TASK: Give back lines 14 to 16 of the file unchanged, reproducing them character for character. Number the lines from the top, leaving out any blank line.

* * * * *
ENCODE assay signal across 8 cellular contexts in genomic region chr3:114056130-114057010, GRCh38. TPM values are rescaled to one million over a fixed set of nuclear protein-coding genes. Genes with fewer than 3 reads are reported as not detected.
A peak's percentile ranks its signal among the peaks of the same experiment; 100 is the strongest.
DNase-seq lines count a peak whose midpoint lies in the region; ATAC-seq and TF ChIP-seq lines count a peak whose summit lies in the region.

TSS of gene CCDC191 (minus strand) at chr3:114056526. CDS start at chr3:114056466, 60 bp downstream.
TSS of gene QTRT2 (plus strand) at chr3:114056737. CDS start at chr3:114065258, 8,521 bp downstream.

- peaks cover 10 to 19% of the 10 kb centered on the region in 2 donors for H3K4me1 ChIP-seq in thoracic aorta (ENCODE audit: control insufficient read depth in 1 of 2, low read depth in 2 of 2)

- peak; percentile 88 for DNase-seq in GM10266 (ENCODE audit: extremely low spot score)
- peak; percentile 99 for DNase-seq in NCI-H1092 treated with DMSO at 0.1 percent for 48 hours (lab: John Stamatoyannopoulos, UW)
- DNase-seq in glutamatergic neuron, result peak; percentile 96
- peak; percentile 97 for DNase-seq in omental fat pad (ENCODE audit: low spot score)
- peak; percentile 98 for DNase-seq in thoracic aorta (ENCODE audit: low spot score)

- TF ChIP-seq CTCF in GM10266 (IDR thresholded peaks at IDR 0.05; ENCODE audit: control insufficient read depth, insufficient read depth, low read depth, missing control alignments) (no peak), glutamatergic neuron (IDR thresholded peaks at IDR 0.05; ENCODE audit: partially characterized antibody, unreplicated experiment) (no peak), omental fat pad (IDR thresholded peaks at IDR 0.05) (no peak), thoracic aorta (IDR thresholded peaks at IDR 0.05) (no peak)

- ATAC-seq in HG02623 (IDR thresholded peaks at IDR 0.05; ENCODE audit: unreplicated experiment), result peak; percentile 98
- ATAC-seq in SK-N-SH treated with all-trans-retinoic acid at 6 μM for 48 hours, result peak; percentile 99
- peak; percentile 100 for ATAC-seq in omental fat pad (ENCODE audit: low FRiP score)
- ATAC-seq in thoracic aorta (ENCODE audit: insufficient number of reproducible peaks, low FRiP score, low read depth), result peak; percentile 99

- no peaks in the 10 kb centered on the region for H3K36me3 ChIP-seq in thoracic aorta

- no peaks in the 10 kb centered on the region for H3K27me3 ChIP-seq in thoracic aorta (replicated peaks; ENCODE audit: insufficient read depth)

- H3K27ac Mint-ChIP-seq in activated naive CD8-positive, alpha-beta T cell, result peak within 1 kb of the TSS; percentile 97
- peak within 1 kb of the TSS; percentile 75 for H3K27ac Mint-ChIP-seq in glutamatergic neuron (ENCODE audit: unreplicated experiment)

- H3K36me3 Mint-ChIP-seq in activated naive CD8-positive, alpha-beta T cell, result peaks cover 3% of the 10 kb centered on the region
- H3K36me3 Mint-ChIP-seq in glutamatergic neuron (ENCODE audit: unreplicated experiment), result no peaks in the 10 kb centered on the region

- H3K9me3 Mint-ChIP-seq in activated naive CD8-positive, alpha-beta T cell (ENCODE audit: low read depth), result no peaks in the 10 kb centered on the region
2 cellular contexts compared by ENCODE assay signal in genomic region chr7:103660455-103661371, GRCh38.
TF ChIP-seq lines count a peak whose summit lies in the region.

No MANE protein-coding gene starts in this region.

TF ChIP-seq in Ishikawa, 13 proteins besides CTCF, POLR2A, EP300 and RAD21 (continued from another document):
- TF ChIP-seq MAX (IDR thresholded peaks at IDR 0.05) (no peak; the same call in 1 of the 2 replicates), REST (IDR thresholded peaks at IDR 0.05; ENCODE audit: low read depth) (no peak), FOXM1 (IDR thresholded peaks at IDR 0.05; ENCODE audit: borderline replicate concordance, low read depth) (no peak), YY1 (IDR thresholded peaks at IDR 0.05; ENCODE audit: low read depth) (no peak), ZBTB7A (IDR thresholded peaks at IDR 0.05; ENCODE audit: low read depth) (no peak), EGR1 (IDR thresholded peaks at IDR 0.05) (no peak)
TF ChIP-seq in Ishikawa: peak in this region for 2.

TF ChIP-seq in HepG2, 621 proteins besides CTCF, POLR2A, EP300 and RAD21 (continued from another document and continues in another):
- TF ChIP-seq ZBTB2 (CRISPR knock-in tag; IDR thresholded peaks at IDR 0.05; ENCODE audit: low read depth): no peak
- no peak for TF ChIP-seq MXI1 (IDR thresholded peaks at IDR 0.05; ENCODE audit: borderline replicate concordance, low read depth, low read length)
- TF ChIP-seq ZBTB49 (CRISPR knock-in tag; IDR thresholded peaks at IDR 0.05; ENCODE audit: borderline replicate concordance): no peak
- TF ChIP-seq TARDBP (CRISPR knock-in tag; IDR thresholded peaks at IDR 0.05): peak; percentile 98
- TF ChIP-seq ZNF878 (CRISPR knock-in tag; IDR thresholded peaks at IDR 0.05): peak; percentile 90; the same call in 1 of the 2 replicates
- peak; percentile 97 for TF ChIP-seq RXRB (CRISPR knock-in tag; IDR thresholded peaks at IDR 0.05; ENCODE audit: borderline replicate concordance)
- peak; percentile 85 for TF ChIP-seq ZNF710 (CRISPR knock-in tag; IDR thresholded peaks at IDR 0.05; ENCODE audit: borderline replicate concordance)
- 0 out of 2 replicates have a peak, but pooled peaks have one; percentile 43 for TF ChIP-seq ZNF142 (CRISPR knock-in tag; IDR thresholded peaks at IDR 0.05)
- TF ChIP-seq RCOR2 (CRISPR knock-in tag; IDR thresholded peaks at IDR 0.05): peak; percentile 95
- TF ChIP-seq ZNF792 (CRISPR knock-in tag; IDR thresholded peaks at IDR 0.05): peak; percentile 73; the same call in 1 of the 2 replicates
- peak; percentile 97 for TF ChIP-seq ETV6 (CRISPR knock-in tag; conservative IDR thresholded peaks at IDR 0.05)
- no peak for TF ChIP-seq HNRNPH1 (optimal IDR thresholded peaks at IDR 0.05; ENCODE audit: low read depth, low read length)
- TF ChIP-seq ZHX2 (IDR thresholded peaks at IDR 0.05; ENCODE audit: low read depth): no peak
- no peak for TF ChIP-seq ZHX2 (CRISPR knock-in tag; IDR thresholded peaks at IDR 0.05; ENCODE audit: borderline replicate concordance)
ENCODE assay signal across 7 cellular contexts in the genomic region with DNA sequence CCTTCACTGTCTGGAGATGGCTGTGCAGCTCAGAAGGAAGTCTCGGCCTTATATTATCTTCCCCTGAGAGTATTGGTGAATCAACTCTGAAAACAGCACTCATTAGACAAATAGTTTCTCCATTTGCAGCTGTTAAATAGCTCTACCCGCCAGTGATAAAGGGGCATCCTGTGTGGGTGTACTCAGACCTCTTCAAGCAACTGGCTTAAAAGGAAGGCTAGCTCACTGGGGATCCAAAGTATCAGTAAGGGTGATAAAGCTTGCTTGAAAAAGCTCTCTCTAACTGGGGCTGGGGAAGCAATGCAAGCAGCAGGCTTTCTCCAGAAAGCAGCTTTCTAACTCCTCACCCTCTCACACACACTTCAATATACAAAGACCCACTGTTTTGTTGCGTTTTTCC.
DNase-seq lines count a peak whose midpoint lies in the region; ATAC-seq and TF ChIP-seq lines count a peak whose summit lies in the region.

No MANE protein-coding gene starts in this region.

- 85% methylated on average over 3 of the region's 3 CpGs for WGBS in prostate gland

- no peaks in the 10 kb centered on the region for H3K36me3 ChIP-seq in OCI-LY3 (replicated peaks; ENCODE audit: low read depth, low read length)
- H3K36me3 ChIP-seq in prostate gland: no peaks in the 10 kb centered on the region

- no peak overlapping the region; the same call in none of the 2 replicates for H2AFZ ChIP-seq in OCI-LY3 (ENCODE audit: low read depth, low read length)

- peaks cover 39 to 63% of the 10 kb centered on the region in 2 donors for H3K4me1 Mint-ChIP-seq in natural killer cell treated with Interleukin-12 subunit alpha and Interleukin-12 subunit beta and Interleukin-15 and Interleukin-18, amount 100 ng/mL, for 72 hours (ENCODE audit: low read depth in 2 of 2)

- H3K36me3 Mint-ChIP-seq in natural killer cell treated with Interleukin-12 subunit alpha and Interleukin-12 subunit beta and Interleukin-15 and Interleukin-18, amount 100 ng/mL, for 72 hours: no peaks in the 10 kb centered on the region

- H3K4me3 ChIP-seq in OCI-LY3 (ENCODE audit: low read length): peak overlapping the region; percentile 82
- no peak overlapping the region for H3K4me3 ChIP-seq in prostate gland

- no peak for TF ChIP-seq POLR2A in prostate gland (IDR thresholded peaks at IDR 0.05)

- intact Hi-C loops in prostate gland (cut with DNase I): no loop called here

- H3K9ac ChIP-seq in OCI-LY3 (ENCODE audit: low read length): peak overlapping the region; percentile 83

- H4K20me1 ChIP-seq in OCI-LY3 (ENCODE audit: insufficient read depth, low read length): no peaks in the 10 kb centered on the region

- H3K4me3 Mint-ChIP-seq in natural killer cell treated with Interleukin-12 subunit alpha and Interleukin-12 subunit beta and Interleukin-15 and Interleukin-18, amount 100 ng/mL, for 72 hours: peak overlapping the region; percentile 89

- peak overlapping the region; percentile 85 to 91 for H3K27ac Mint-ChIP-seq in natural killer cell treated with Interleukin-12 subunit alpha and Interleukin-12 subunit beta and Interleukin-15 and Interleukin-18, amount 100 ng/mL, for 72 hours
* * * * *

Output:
- ATAC-seq in SK-N-SH treated with all-trans-retinoic acid at 6 μM for 48 hours, result peak; percentile 99
- peak; percentile 100 for ATAC-seq in omental fat pad (ENCODE audit: low FRiP score)
- ATAC-seq in thoracic aorta (ENCODE audit: insufficient number of reproducible peaks, low FRiP score, low read depth), result peak; percentile 99